Hangman describes himself as the anxious, millennial cowboy, and he very much is. What’s interesting to me about the moniker “millennial cowboy” is the fact that it’s sort of an oxymoron. Cowboys, at least in the traditional sense of the word, don’t really have a place in the 21st century. Perhaps this is me over-analyzing, but to me a “millennial cowboy” seems like a man who feels that the world’s passed him by, and is now struggling to find himself in spite of feeling so disconnected from everyone around him.
On AEW Unrestricted, Adam said one of his favorite artists is Orville Peck. This immediately made perfect sense to me, another fan of the same artist. Orville Peck’s music is very much inspired by the olden styles of country music; his deep, sultry voice and the storytelling in his songs makes you feel like you’re sitting at a campfire somewhere in the Old West, where the wind is slow and time is even slower. There’s something very unique about Orville Peck, though; his music is incredibly vulnerable. He uses the motif of cowboys and old western life to share intimate emotions and thoughts that are far from the general media’s present idea of the macho, gun-slinging tough guy in the Wild West.
Much like Orville Peck’s music, there’s much more to Hangman Adam Page than what initially meets the eye. Yes, he is incredibly strong (as he’ll show you with any Buckshot Lariat), but emotionally, he’s very vulnerable. This comes in the form of little, sincere gestures (like his simple tweet from a few months ago, “My belly hurt”), to showing emotional hurt on Dynamite through his puffy red eyes that clearly indicated he’d been crying before the show.
Every member of the Elite is driven by their emotion, but they each have a facade or blanket they retreat to when they feel too vulnerable; for Kenny, it’s his Cleaner persona, for the Young Bucks, it’s the cocky, gum-chewing attitude they put on (usually while at the Cleaner’s side), and for Cody, it’s the devilish, manipulative, American Nightmare. Adam, though, has no place to hide, as he never pretended to be anyone else in the first place. Adam can’t put on a pair of sunglasses to show he’s turning into someone else. He’s trapped by the same thing that fans adore him for: his genuineness.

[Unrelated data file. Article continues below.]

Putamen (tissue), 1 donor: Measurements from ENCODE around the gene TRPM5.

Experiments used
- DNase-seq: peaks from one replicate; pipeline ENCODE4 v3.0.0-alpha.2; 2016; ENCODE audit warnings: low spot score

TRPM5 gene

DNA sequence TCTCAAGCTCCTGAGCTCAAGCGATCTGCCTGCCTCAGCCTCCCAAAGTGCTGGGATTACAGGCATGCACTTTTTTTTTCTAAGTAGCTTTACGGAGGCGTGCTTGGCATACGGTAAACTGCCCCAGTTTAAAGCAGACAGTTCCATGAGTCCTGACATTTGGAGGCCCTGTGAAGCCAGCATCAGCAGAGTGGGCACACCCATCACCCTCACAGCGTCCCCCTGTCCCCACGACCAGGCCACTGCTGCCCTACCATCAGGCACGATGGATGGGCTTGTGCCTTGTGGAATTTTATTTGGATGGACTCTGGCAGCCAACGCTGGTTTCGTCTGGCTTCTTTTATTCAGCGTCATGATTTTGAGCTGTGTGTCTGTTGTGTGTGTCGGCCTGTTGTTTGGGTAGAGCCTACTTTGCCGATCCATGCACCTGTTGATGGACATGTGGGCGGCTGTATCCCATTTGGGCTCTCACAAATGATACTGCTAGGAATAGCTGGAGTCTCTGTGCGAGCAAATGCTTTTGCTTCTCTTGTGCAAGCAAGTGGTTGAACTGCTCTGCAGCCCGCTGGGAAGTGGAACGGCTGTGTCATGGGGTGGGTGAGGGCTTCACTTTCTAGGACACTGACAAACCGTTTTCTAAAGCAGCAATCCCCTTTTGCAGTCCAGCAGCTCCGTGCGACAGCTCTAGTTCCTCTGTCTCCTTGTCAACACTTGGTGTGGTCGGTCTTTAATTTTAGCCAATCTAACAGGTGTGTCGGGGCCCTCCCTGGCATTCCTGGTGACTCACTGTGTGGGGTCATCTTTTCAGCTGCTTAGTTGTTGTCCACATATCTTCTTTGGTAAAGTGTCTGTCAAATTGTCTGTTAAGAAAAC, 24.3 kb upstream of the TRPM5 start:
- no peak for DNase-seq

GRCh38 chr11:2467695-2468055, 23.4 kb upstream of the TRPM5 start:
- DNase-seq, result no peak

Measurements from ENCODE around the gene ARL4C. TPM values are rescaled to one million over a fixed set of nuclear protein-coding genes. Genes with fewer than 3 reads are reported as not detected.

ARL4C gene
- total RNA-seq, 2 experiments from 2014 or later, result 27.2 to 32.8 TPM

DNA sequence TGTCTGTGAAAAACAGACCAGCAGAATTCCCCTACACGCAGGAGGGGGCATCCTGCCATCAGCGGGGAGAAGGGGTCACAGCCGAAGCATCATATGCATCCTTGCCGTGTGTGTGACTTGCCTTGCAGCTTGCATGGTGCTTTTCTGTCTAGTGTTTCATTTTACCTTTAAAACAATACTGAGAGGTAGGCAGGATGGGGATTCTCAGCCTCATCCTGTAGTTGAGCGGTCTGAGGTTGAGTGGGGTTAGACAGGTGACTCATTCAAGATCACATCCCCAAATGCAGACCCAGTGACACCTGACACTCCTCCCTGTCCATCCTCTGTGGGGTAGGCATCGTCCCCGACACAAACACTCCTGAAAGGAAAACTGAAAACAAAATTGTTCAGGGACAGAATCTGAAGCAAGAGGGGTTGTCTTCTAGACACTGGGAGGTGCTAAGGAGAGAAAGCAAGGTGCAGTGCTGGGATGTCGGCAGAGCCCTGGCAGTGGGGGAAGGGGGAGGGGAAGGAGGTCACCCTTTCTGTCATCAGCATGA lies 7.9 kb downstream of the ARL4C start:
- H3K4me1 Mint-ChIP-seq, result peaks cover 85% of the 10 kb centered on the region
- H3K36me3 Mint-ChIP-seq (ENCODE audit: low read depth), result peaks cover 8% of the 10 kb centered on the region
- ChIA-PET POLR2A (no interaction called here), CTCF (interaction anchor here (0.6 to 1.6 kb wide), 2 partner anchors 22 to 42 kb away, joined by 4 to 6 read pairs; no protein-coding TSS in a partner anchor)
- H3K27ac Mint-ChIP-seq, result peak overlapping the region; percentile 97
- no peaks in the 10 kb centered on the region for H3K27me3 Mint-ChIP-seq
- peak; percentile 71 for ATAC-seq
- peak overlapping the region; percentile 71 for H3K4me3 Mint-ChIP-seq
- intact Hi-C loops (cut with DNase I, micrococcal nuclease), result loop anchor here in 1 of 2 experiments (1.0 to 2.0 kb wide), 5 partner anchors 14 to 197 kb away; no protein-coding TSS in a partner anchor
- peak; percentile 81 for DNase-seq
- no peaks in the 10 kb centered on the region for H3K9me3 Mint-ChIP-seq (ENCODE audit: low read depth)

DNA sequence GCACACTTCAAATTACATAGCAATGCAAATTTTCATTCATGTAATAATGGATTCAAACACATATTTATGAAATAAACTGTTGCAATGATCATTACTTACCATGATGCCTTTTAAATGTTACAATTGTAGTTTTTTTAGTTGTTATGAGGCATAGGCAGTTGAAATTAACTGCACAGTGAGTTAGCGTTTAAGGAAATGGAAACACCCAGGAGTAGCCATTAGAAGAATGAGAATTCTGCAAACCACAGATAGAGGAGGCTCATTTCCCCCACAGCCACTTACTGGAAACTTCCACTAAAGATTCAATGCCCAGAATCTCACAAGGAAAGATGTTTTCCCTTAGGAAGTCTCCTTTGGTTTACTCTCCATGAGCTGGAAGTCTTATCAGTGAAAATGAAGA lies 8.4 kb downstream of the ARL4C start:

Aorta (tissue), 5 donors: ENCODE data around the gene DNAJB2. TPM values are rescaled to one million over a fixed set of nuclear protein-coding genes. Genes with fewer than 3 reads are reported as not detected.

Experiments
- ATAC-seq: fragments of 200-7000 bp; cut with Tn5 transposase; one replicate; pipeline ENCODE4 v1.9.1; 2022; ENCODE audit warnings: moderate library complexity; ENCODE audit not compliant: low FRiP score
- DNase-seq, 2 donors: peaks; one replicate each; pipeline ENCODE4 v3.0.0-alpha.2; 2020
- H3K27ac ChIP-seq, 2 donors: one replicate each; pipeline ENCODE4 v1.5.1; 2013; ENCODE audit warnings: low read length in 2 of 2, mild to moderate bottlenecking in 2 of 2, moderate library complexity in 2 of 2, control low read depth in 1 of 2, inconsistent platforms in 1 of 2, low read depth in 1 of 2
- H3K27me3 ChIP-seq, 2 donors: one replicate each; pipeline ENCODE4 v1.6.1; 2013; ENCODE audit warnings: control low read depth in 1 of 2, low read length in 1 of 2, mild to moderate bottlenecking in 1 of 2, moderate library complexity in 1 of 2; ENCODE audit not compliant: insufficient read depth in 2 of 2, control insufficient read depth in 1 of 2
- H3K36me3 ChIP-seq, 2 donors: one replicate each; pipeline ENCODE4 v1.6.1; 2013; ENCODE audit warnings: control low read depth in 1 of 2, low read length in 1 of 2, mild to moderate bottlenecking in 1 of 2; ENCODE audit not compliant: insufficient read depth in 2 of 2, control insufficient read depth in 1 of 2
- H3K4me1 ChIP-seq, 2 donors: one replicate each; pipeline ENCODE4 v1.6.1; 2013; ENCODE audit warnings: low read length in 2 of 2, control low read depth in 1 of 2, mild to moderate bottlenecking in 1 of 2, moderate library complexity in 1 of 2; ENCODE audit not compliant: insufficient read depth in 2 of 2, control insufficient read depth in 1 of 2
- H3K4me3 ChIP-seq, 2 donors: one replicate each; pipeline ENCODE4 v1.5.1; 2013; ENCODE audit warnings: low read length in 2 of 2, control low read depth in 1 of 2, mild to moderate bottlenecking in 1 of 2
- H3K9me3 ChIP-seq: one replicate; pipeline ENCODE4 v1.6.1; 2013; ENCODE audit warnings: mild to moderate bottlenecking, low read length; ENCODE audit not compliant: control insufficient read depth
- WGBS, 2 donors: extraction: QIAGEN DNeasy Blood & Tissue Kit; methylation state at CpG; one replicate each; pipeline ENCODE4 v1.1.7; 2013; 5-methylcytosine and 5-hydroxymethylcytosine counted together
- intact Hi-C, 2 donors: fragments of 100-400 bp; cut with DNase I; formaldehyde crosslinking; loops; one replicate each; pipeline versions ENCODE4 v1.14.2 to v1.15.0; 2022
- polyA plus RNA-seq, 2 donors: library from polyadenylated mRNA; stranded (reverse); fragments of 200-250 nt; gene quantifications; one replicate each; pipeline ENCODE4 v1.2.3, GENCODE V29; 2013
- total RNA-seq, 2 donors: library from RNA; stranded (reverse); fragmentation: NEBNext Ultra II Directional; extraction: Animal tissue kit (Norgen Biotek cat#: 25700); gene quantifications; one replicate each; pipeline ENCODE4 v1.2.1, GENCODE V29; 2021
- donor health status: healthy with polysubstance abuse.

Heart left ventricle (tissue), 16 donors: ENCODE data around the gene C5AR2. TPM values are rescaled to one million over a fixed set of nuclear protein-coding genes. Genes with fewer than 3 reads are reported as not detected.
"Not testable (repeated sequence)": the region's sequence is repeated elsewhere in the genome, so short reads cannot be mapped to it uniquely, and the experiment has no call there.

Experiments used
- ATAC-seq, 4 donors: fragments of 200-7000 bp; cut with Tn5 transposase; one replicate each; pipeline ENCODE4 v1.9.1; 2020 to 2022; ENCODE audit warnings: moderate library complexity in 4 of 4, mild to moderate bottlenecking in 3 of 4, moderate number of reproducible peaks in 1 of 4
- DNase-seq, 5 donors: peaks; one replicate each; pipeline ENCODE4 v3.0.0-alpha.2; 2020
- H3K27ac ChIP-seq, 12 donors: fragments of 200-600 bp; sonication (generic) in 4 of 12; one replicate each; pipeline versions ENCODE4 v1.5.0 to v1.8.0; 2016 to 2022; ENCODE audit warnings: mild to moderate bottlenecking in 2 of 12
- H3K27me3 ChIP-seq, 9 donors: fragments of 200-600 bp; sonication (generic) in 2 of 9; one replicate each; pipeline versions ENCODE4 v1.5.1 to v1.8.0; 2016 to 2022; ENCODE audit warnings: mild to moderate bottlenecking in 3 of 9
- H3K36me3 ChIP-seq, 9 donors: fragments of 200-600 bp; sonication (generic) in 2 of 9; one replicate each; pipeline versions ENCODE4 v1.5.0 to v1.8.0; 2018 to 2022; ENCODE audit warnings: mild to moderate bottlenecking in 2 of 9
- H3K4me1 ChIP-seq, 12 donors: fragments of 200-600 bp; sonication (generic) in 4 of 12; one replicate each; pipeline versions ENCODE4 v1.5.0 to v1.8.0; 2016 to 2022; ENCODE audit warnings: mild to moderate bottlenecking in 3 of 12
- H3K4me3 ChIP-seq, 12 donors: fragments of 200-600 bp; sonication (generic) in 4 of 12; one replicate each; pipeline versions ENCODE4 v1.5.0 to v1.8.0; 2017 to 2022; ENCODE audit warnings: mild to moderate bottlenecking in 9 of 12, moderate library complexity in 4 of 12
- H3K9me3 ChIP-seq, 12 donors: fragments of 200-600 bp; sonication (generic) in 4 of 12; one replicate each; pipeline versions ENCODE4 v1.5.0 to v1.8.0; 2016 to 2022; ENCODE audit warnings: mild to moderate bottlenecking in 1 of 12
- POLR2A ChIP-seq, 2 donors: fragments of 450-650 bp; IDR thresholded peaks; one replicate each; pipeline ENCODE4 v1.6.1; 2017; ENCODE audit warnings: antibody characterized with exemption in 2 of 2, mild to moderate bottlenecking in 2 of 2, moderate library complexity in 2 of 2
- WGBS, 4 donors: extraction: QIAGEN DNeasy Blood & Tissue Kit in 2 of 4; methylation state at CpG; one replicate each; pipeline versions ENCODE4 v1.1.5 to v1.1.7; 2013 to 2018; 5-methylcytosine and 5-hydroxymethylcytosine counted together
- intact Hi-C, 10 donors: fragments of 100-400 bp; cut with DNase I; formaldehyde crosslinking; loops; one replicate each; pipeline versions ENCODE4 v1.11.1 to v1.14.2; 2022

Because Adam is so genuine, we know where much of his pride, joy, sadness, and insecurities come from. Much of these have been in the open for a long time. So, here’s a stroll down memory lane, to try and find out just how much this cowboy’s been through, and hopefully see where he’s heading next.
Dead of Night
Adam joined the Bullet Club rather unceremoniously. His arrival was heavily overshadowed by the that of former Ring of Honor champion, Adam Cole. While Cole’s starpower continued to grow both in the US and abroad, Hangman laid low. His quiet, almost aloof demeanor didn’t turn many heads, despite obvious potential.
With time, though, Adam started to draw some eyes. One man in particular who saw something great in the Hangman was none other than the Ace of NJPW himself, Hiroshi Tanahashi. He saw potential in Adam, not just in terms of wrestling ability, but personally as well. After their match in G1 Climax 28, Tanahashi said the following:
“Page is.. I’ll hold onto him. He’s like nobody else. He’s too good for Bullet Club. Leave him to me. I’ll remove the poison inside of him.”Hiroshi Tanahashi
When the Civil War in Bullet Club broke out, Adam was caught in the middle. Because he lacked any strong convictions about the Golden Lovers reunion like the Bucks had, nor had any strong motivations to rise in the power ranks of Bullet Club like Cody did, Adam was very easily manipulated. Cody was able to rope Hangman into being his henchman, and even got him to participate in separate ambushes on Kenny and Kota. When the rug was pulled out from under the Elite, and they all found themselves kicked out of Bullet Club, Cody was the only one given a real shot at redemption. Hangman never really addressed his role in Civil War, or owned up to his participation in the attacks on the Golden Lovers.
Given the long term storytelling style of the Elite, I think there’s at least some semblance of guilt in Adam for his role as Cody’s henchman that still lingers in AEW. He must be aware of how easily Cody manipulated him into committing violence against one of his best friends, and against Kota Ibushi. You have to wonder if he’s feeling particularly guilty nowadays, as his manipulation at the hands of FTR is a clear echo of Cody’s manipulation over a year ago (but we’ll talk more about that later).
The most major blow to Adam’s self-esteem was undoubtedly his loss to Chris Jericho in the first-ever AEW title match. Adam showed up on his famous horse, Hunter Horse Hemsley, looking like a tough, rugged outlaw ready for a fight. His wife and parents were in attendance, as well, eager to see Adam become the first champion in AEW.
Adam spent the majority of the match on the offensive, at one point even busting open the forehead of the weary-looking “Painmaker.” As time went on, Adam found himself unable to put Jericho away. After two Buckshot Lariats, and a Deadeye, he set up for another, desperate lariat. He was stopped dead in his tracks when Jericho hit him in the jaw with the Judas Effect, knocking Adam out cold and securing his place in history as AEW’s first-ever champion.
This match marked the beginning of Adam’s downward spiral. Losing this match was a massive, (so far) irrecoverable blow to his confidence that has sent him down a path of insecurity, jealousy, and broken friendships.
(This is part one of what will be a two part series. Stay tuned!)